12/1/2012 10:00:00 PM Corporate giving rebounds after slump
Courtesy photo Arizona Public Services donates a truckload of wood that its forestry crews chopped from trees it felled because they were in the way of power lines in 2008.
Matt Hinshaw/The Daily Courier Dan Delano, a volunteer with the Living Faith Church, hands Victoria Clark, center, a turkey while fellow volunteer Sylvia Maiorana, left, helps her with her food box Nov. 21 at the Living Faith Church’s Thanksgiving Food Drive in Prescott Valley.
Ken Hedler The Daily Courier
Area businesses have contributed to charities even in tough economic times, and at least one major charitable organization has witnessed a rebounding as the economy has improved.
Corporate giving is all year round.
"I would say we were hit pretty hard in 2009 and 2010 because of the economy," said Melanie Jacobson, executive director of United Way of Yavapai County in Prescott.
Donations dropped about 25 percent at the time, but they began to pick up at the start of this year, Jacobson said.
Jacobson said one reason for the rebound is bigger companies in the county enable their employees to donate to United Way through payroll deductions of 50 cents to $40 per month.
Employers in turn match the contributions of their workers by as much as 150 percent, Jacobson said. For instance, she said Mike Fann, owner of Fann Contracting in Prescott, matches employee contributions 100 percent.
Employee contributions go directly to social service programs, Jacobson said.
"We can use our corporate match for overhead expenses," she said, referring to salaries, utilities, rent and the like.
Payroll deductions are an organized way that results in a steadier flow of contributions, said Gerry Keim, chairman of the Management Department at the W.P. Carey School of Business at Arizona State University in Tempe.
Keim, who formerly advised corporate clients on philanthropy, said employees at some companies choose the charities they want to support. Employers in those circumstances often match two to three times of the amount that their workers contribute.
He said it is best to allow employees to select the charities if the corporate goal is to improve the communities where employees live.
If the goal is to recruit prospective employees, companies should support educational programs at schools or colleges, Keim said. They also could award scholarships to students with the same goal in mind.
Keim recommends charitable giving through- out the year, instead of just during the holiday season that began around Thanksgiving.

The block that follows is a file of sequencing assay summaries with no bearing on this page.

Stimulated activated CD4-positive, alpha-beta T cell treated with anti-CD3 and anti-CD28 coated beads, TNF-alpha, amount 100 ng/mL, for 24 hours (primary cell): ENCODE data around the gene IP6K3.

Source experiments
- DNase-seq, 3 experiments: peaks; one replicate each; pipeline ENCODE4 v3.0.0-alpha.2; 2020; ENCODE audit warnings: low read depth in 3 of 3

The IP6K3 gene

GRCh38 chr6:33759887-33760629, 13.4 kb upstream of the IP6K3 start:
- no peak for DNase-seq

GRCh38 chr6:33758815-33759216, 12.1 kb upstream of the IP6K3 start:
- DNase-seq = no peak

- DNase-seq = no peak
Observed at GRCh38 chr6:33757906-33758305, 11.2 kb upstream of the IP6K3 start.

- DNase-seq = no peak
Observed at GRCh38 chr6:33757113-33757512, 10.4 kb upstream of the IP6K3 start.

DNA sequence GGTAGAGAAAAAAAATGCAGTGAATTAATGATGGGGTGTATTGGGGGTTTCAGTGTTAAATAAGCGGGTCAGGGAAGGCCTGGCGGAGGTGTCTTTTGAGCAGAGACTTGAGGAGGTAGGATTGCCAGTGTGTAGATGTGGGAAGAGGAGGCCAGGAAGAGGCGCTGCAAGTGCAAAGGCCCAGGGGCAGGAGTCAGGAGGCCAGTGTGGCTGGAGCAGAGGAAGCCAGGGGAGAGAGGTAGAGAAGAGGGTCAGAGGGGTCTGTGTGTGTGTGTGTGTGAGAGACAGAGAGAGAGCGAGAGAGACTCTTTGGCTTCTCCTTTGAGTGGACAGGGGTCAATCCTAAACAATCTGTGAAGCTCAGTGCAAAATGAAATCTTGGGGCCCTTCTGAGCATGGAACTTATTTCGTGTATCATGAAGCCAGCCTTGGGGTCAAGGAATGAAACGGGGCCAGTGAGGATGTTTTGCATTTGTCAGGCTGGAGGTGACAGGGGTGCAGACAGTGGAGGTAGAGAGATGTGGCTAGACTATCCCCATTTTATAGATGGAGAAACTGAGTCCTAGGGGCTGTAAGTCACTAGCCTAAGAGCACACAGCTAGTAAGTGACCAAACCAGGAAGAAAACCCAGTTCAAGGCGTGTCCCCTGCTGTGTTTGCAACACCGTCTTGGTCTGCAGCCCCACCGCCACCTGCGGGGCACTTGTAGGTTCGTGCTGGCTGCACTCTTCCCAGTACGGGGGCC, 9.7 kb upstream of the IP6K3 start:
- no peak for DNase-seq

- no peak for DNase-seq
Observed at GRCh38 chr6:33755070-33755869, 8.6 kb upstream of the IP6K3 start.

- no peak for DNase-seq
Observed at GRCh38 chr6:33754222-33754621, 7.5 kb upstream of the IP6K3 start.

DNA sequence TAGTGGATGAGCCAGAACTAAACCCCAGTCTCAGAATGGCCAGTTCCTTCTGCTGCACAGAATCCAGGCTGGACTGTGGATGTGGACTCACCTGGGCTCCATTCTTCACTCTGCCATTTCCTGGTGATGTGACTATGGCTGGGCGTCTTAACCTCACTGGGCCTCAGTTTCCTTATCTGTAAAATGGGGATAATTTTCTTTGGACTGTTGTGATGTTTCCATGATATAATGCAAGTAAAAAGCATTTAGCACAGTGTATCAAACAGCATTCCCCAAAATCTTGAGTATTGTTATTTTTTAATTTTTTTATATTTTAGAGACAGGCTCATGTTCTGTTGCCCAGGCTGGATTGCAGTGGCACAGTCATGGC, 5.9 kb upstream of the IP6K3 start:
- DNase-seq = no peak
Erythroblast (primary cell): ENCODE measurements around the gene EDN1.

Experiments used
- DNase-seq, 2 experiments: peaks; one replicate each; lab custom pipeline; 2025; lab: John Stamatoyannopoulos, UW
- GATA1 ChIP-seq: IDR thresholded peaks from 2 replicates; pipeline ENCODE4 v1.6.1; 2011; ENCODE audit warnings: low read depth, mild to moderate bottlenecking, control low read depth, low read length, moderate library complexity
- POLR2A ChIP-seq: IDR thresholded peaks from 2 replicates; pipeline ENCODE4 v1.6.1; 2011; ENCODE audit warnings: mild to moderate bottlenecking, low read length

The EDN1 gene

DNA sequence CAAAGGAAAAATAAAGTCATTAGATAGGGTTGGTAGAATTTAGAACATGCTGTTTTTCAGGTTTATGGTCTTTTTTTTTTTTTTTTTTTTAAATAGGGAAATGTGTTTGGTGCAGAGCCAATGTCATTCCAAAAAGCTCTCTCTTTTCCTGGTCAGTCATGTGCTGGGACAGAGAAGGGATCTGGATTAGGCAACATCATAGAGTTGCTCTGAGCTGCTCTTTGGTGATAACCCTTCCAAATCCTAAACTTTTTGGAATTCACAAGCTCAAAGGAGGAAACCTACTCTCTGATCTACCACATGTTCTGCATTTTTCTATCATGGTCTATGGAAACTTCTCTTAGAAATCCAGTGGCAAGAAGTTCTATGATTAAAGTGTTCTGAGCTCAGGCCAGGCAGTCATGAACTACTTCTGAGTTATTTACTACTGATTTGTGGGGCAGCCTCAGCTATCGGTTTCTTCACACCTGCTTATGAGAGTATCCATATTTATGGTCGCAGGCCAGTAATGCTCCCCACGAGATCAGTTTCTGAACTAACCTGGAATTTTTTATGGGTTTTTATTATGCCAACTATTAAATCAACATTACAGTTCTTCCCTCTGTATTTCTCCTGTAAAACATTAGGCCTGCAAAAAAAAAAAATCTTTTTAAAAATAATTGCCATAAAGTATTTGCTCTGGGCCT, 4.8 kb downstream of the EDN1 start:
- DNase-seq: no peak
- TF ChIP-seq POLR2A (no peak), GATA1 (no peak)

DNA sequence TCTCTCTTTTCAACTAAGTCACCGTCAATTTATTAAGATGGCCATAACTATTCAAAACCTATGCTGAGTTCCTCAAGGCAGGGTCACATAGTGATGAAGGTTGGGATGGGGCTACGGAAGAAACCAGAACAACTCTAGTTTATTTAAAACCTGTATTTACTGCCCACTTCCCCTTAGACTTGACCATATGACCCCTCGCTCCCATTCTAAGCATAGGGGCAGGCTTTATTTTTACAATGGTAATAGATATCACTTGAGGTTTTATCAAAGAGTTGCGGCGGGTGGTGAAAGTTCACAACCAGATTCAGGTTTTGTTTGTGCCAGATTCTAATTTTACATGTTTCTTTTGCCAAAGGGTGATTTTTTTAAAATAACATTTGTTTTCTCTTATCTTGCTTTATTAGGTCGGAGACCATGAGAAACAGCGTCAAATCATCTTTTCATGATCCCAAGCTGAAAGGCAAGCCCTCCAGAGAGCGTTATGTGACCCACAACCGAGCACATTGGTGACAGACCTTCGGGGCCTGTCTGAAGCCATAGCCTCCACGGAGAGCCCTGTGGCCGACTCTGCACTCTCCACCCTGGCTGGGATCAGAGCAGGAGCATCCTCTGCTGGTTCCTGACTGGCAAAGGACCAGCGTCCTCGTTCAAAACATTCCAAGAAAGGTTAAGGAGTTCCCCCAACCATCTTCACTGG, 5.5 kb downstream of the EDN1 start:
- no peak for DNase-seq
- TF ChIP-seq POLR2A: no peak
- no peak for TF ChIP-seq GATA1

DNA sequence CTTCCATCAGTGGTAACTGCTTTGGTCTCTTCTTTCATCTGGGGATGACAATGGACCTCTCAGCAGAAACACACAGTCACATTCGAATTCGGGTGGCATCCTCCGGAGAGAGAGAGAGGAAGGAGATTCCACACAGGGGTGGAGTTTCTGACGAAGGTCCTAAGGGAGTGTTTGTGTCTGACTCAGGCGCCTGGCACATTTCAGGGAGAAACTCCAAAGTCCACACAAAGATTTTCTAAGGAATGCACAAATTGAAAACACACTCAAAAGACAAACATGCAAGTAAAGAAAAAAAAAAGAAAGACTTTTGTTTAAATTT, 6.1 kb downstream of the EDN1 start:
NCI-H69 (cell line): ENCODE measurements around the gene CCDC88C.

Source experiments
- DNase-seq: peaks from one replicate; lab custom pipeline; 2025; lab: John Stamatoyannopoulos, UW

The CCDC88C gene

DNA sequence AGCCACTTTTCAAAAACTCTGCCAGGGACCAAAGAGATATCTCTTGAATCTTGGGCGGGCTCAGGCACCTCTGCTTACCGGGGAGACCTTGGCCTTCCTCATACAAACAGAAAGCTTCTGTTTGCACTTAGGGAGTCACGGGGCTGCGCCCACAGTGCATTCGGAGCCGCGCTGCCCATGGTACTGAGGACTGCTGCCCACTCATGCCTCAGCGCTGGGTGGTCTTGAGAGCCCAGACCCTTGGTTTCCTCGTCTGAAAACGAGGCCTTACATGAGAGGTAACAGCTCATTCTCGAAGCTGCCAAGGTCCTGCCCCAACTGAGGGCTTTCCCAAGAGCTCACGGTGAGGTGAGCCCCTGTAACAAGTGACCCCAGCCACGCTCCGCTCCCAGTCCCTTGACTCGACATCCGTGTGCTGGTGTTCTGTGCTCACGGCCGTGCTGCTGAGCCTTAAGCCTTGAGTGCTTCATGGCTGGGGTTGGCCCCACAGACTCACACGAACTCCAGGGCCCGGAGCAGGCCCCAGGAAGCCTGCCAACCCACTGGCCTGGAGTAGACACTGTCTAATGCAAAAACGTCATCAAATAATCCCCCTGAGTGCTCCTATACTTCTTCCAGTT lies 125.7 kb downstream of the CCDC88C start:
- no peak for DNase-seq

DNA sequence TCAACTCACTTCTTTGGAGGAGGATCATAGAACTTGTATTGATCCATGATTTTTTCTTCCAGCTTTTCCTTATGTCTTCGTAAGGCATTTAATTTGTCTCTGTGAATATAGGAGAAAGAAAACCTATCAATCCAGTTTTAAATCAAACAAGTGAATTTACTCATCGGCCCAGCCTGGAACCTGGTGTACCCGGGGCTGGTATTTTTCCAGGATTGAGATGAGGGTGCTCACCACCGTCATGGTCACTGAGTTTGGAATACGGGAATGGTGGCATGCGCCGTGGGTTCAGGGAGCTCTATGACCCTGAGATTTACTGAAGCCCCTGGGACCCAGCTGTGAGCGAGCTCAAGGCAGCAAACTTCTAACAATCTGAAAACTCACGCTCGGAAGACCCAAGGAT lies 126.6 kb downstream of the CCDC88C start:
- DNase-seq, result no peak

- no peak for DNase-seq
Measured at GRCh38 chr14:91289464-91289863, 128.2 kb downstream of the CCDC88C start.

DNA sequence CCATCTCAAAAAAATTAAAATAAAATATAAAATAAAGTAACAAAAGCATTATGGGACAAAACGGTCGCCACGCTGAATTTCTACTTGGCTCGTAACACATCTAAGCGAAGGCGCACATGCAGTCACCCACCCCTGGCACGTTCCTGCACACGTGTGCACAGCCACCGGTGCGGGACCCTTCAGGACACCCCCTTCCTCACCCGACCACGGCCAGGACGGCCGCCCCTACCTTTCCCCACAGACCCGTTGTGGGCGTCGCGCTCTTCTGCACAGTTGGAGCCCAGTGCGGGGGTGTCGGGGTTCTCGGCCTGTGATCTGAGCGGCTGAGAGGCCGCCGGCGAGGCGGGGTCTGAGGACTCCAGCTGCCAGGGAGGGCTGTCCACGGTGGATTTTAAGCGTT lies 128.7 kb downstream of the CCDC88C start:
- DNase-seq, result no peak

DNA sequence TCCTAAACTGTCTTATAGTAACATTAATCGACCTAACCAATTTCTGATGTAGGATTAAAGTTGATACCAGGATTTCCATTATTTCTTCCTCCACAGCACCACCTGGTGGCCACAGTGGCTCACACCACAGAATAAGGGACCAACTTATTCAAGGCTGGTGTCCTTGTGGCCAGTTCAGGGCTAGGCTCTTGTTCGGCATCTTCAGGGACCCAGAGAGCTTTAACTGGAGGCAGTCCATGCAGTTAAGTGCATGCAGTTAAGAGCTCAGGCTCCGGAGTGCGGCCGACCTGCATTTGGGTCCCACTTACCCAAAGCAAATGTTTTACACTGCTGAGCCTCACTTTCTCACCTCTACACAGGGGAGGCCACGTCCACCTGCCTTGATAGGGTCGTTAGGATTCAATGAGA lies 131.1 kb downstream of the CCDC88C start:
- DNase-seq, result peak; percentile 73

"I think all year works better," Keim said. "I just think the needs of organizations are not concentrated this time of the year. It helps them (charities) with their planning and budgeting."
At least two locally owned business support the year-round approach to charitable giving.
Prescott Aerospace in Prescott Valley and the True Value hardware store in Prescott support charities and nonprofit entities such as food banks and youth organizations.
"Probably the biggest is the (Yavapai) Food Bank," said Michael Dailey, president and general manager of Prescott Aerospace. "We just write them a check. Employees contribute weekly."
Prescott Aerospace donated more than $2,000 to the food bank in 2011 and "that much or more" so far this year, Dailey said. He said Prescott Aerospace also supports the Chino Valley Food Bank, breast cancer research and athletic programs at Bradshaw Mountain High School in Prescott Valley.
Besides supporting the Yavapai Food Bank, True Value donates money to the Salvation Army, and supports 30 to 40 local organizations, part owner Tom Toth said.
True Value also hires a Santa Claus to visit schools, donates to the Boys and Girls Clubs of Central Arizona and sponsors gift certificates for Yavapai Big Brothers Big Sisters, Toth said.
"We continued (to give) even during the hard times," Toth said.
Area contractors supported charities during the Great Recession even though their industry was one of the most devastated, according to Sandy Griffis, executive director of the Yavapai County Contractors Association.
Contractors have donated money and materials and volunteered their time, Griffis said.
"They give so unselfishly and they don't expect anything in return," Griffis said. "Their giving extends far beyond the world of just contracting and building. The ultimate goal is to touch and enhance the lives of all of us who call Yavapai County home."
To maximize the benefits of corporate giving and other charitable donations, United Way in 2009 established community impact initiatives with the help of the Yavapai Community Foundation, Jacobson said.
The first initiative involved supporting the Hunger Relief Collaborative beginning in 2009, Jacobson said. The project helped to serve nearly 200,000 meals in three years.
"What we now do is fund programs that are created by nonprofits collaborating to establish social services that no other agency can do on its own," Jacobson said.
"What we found that because our county is 8,000 square miles, a little over 200,000 people live here, there are not enough donors for those 1,200 nonprofits to give to those who really need it," she continued. "They are scrambling to cover their overhead. That is not true for Big Brothers Big Sisters. That is not true for the Boys and Girls Club."
Companies that support charities may deduct as much as 10 percent of their taxable income in a tax year, said Bill Brunson, public information officer for the Internal Revenue Service in Phoenix.